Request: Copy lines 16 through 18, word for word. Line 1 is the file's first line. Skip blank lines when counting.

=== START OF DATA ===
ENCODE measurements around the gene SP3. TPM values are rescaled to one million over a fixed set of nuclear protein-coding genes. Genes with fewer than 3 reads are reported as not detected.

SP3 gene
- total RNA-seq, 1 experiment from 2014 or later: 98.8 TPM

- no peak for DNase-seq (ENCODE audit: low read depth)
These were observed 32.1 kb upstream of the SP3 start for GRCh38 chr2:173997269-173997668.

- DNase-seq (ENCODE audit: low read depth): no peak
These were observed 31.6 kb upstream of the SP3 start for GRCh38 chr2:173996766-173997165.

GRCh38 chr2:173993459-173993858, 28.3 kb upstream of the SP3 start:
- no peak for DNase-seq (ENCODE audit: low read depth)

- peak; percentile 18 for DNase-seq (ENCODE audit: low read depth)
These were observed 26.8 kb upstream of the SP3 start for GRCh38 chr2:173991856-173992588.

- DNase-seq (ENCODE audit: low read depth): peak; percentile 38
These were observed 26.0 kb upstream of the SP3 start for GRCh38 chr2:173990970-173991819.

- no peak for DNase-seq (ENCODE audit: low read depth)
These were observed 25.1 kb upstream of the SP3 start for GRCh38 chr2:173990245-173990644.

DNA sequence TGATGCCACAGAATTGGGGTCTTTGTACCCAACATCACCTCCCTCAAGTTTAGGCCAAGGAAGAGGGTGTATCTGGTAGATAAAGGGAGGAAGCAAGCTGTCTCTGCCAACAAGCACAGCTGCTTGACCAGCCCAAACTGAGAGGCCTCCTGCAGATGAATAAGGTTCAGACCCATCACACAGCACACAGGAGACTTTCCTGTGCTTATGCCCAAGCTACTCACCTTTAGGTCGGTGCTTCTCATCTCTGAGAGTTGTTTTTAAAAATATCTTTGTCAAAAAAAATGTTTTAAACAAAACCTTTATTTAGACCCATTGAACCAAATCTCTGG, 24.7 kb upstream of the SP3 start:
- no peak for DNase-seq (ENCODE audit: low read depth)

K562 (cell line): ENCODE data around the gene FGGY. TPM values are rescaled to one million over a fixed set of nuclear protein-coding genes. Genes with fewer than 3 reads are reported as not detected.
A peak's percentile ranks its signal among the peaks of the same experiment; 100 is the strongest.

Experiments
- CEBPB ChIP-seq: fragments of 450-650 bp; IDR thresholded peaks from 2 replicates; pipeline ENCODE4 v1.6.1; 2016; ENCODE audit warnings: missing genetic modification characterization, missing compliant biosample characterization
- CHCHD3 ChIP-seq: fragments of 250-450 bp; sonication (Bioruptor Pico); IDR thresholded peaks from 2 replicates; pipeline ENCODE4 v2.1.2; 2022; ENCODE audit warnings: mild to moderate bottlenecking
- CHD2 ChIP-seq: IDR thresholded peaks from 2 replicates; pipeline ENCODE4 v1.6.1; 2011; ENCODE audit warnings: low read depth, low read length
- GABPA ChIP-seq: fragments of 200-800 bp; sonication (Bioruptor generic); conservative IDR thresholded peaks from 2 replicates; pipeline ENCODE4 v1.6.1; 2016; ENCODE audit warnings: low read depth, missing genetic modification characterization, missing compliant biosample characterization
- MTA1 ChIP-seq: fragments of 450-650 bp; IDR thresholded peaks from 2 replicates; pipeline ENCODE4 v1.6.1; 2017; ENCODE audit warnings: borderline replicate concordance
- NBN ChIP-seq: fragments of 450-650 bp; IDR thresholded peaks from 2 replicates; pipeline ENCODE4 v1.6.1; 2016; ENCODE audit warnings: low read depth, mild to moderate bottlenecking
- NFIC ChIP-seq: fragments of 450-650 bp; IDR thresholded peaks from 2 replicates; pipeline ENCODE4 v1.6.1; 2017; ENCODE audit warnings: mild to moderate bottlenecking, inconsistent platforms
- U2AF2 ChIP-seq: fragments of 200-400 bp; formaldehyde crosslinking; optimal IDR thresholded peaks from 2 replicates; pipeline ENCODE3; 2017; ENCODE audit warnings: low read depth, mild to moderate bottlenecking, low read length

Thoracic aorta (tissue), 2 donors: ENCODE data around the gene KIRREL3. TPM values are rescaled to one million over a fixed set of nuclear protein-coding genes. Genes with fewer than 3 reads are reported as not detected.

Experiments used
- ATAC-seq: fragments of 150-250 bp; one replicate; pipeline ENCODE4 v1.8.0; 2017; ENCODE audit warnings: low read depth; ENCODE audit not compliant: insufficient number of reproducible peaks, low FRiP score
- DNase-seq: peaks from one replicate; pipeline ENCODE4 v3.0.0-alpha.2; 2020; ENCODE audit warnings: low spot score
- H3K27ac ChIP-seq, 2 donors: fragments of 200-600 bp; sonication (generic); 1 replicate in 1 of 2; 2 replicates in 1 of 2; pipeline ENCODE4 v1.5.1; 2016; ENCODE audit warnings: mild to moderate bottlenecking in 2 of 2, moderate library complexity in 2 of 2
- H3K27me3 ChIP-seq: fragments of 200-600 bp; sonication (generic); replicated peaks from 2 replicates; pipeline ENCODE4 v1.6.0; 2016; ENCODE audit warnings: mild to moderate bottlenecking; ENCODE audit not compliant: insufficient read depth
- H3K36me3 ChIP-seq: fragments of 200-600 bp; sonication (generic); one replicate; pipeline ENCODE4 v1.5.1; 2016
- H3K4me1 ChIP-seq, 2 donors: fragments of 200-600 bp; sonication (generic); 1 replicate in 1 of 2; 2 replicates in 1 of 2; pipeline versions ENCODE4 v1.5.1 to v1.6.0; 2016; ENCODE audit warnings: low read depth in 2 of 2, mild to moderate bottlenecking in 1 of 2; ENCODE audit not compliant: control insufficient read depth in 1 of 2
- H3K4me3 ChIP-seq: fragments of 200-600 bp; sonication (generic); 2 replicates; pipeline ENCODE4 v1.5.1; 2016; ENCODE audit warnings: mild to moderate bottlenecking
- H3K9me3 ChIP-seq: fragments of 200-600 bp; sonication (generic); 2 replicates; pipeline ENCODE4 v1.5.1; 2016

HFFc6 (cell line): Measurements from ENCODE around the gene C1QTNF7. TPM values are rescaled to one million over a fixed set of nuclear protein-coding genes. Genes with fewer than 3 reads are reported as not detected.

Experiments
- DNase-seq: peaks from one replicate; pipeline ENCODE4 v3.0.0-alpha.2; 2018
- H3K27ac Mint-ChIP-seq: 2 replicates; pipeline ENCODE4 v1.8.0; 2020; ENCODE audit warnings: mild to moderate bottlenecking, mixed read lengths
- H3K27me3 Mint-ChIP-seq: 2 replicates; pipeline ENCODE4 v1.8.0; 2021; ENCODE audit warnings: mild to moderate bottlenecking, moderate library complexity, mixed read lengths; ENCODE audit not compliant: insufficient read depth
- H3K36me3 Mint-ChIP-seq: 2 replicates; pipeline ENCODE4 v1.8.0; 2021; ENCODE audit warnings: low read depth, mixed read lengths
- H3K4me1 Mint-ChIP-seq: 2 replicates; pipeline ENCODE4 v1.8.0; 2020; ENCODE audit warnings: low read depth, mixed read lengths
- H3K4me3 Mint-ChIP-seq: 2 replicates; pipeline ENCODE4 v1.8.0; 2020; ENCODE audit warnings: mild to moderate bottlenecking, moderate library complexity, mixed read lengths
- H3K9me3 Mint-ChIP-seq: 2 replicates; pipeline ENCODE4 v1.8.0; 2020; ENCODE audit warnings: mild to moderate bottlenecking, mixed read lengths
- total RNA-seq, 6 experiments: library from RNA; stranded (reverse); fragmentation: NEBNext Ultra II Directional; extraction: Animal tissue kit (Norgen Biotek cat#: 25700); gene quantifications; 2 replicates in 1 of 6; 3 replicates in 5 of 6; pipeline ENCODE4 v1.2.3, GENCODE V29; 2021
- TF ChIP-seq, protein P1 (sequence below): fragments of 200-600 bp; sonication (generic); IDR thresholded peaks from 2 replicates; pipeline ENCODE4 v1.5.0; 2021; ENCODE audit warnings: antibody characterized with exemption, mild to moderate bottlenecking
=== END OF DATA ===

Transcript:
DNA sequence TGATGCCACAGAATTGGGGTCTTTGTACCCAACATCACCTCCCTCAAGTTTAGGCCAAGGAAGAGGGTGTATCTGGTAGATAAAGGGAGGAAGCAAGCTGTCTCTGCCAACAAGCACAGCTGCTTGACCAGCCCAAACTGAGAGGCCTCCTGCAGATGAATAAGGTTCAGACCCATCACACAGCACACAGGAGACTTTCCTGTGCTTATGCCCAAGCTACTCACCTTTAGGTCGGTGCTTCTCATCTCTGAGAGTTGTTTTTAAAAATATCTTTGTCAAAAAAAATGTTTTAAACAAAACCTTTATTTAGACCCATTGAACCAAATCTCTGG, 24.7 kb upstream of the SP3 start:
- no peak for DNase-seq (ENCODE audit: low read depth)

K562 (cell line): ENCODE data around the gene FGGY. TPM values are rescaled to one million over a fixed set of nuclear protein-coding genes. Genes with fewer than 3 reads are reported as not detected.